Cabezas et al. 50 character tends to give place in their mind to free thinking or the World Staters get a sense of liberation from the detachment of their feelings, the characters are always driven by the controlling forces of society and finally feel the necessity to take soma. Due to the anesthetic property that soma has, people do not ask the fundamental questions that have haunted our civilization nor do they feel interested in looking for answers in religion, politics or philosophy. These topics are suppressed for the World Staters in order to control their actions and thoughts, but mainly the World State offers soma to discourage threatening questions that can lead to a crisis in the regime. This perfect drug does not allow people to think by themselves; instead, soma leads them to live in a constantly unreal world. Every time people feel down and emotionally unbalanced, they consume this drug; as stated throughout the text, soma is for everybody: “…there is always soma, delicious soma, half a gramme for a half-holiday, a gramme for a week-end, two grammes for a trip to the gorgeous East, three for a dark eternity on the moon….” (Huxley, BNW 56-7). Throughout BNW, this drug is used by Staters to hide their emotions, or to escape from reality; characters are well aware of what this drug produces, though it makes them not to be aware of what happens around. Furthermore, in BNW the social pressure that forces the subjects to take the drug is tremendous. If any individual within the World State at some point wants to make a change or wishes to act alternatively to an event because they think they are doing wrong, people in his or her social circle will advise them to forget those ideas and consume soma. In Chapter six, Bernard Marx invites Lenina to a pleasure trip by helicopter. Lenina assumes Bernard is taking her to a World State-like fun place, but instead he takes her to a quiet place in the middle of the wilderness. Bernard, intuitively, thinks a quiet place is a more adequate place to take somebody you need to open your heart to and speak your mind:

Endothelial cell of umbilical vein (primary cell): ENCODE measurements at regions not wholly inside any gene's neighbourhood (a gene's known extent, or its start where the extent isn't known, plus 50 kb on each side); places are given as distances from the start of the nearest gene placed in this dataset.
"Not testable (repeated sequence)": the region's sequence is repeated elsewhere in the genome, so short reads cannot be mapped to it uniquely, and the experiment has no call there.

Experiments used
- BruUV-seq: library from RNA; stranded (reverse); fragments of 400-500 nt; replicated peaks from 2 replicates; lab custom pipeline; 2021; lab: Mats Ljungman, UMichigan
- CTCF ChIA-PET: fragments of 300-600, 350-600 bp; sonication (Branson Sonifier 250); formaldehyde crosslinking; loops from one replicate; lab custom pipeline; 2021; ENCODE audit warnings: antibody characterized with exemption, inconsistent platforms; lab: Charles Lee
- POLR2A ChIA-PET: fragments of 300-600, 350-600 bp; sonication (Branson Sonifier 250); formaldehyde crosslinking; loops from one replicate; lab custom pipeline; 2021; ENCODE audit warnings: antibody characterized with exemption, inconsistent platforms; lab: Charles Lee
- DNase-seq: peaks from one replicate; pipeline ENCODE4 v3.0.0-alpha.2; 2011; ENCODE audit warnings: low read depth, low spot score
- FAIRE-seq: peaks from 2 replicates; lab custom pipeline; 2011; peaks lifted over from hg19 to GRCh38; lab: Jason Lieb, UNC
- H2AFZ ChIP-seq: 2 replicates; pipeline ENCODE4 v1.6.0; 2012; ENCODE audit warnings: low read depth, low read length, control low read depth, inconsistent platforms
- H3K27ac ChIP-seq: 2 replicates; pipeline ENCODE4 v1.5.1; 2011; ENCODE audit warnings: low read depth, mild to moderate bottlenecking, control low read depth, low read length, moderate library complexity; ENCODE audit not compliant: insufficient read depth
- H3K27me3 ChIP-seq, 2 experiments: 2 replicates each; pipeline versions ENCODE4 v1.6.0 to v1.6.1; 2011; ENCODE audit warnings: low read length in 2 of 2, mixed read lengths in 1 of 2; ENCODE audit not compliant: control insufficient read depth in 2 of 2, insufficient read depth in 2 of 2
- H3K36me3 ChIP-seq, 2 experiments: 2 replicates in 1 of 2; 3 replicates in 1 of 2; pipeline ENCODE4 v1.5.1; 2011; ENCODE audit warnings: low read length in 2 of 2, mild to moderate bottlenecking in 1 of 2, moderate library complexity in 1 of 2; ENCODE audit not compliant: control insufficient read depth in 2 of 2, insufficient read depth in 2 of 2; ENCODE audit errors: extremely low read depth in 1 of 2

Cabezas et al. 51 On their way back across the Channel, Bernard insisted on stopping his propeller and hovering on his helicopter screws within a hundred feet of the waves. The weather had taken a change for the worse; a south-westerly wind had sprung up, the sky was cloudy. “Look,” he commanded. “But it’s horrible,” said Lenina, shrinking back from the window. She was appalled by the rushing emptiness of the night, by the black foam-flecked water heaving beneath them, by the pale face of the moon, so haggard and distracted among the hastening clouds. “Let’s turn on the radio. Quick!” (Huxley, BNW 94) In that moment Bernard Marx asks Lenina about freedom and the pursue of happiness. Marx asks Lenina if she wishes she were free. Lenina immediately declares she already is and that she is free to have the most wonderful time. She does not need to think critically about it. She even thinks that it is an irrelevant and strange subject to talk about: “I don’t understand anything,” she said with decision, determined to preserve her incomprehension intact. “Nothing. Least of all,” she continued in another tone “why you don’t take soma when you have these dreadful ideas of yours. You’d forget all about them. And instead of feeling miserable, you’d be jolly. So jolly,” (Huxley, BNW 96) Another example of social pressure against rebellious behaviors and the consequently pressure to take soma can be seen in chapter three; Bernard Marx is at work in the Hypnopaedia section and he has two colleagues who like to tease him because of his peculiar personality: “He does look glum,” said the Assistant Predestinator, pointing at Bernard Marx.” “Let’s bait him.” [……………………………………………………………………………………]